The milder nights anticipated for Monday through till Wednesday combined with seriously warm daytime temperatures will provide a growth flush of its own for the first half of this week but it’ll be short-lived once those easterlies kick in. You should be able to see this on your Meteoturf information.


Pathogen Activity

With dry weather for most, except the north-west of Ireland and Scotland, Microdochium nivale will be on the back foot, but where there is moisture I do expect a threat of enhanced activity after the rainfall of the first part of this week in the north-west of Ireland and Scotland.

Ok that’s it for this week, enjoy the heat and sun because you won’t see it much after Wednesday in the south of England 🙁

All the best

Mark Hunt





April 8th


Hi All,

A very late and slightly abridged blog this week, it took me 3 hours to type the first 2 words because I was prepping all the very useful data that’s been sent in, so thanks to Aine, James, Paul, Wendy, Adrian and Sean, it’s both invaluable and appreciated as hopefully you’ll see later down the blog.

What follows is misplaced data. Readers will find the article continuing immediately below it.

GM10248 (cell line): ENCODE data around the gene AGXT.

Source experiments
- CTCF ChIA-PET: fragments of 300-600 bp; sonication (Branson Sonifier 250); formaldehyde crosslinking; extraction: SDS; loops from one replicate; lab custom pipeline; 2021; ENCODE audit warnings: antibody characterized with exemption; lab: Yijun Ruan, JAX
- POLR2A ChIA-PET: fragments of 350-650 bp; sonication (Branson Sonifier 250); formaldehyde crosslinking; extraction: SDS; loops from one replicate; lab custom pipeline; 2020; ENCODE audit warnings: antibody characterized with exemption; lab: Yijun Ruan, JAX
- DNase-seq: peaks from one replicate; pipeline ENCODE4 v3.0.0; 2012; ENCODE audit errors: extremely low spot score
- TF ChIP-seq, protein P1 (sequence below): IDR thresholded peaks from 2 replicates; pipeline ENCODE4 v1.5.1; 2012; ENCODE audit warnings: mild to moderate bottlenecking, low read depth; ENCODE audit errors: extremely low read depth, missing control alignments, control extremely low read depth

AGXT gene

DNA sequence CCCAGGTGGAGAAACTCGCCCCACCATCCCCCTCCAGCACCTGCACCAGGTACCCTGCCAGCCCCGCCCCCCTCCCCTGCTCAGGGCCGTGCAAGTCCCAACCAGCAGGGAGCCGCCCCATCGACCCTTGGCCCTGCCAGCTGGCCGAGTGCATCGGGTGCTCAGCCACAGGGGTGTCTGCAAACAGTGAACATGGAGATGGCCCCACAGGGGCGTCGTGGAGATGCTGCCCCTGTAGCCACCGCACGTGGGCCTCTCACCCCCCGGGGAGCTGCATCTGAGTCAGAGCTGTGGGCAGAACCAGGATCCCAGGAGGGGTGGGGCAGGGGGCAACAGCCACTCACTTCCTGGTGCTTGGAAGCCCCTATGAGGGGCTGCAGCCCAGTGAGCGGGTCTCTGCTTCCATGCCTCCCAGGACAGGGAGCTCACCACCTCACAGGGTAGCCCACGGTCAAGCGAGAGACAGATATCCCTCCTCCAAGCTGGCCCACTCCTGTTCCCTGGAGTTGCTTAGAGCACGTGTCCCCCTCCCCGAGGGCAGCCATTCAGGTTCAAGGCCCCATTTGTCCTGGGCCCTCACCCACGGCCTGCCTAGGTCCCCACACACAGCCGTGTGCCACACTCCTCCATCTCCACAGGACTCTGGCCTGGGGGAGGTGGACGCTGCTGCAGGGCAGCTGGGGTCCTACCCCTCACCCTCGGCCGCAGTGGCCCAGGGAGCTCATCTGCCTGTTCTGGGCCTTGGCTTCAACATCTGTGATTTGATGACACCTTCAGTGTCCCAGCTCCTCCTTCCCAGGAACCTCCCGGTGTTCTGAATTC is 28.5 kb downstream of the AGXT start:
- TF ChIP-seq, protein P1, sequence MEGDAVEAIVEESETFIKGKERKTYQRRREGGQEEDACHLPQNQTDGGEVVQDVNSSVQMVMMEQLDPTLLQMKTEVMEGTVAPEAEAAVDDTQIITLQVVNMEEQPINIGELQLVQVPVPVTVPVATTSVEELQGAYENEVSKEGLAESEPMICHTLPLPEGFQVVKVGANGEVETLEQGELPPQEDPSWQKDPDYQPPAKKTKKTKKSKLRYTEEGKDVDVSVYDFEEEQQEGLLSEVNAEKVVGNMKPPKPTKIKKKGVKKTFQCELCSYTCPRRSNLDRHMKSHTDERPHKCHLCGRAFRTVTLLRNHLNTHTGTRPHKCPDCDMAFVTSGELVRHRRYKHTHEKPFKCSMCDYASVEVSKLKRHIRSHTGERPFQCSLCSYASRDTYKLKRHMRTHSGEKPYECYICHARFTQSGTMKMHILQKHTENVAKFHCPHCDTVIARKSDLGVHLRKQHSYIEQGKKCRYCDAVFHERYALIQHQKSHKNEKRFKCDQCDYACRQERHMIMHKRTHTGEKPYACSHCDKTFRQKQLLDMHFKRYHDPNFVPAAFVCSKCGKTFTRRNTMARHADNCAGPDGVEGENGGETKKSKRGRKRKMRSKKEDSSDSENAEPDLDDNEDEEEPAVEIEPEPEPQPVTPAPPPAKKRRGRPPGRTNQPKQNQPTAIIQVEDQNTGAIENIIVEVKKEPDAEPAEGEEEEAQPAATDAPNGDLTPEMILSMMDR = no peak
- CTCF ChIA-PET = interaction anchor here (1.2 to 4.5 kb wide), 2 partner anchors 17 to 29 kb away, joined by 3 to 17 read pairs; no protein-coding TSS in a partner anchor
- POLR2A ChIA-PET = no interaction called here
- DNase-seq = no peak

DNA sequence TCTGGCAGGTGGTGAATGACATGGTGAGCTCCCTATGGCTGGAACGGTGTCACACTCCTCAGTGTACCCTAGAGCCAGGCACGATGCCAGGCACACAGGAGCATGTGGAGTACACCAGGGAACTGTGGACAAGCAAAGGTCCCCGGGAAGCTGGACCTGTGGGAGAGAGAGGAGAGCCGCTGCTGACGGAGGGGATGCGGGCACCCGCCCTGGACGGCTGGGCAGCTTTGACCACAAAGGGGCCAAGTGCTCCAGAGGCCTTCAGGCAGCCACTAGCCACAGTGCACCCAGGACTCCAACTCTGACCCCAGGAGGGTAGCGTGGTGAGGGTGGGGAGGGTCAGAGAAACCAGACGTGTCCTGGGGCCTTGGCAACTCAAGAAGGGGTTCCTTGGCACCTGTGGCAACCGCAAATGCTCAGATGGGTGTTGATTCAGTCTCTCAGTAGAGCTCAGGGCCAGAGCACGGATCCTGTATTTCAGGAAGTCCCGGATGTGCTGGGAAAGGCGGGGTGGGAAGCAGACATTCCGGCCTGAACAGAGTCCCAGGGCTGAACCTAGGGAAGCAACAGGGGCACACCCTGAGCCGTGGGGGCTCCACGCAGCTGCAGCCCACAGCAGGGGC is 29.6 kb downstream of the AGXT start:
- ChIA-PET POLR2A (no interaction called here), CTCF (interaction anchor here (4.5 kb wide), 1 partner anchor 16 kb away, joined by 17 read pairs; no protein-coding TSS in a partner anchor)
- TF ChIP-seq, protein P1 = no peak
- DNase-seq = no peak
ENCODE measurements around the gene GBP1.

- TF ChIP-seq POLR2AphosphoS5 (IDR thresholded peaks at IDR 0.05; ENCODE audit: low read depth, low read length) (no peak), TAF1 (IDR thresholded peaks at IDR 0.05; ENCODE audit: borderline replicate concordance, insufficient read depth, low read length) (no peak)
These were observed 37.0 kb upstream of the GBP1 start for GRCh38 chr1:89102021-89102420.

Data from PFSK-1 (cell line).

Last week I said I couldn’t see a consistent signal for warmth and here we are sitting in the third lovely warm day on the trot, so it shows how tricky forecasting is because the only 3 things I got right about Easter were that Good Friday was a wash out, high pressure will be in charge and it’ll be dry and getting milder, but I didn’t say warm, so hands up I didn’t see the warmth building as much as it did. That said I’m very happy to make this type of mistake because you don’t moan as much as if I said it’ll be dry and it yaks it down  🙂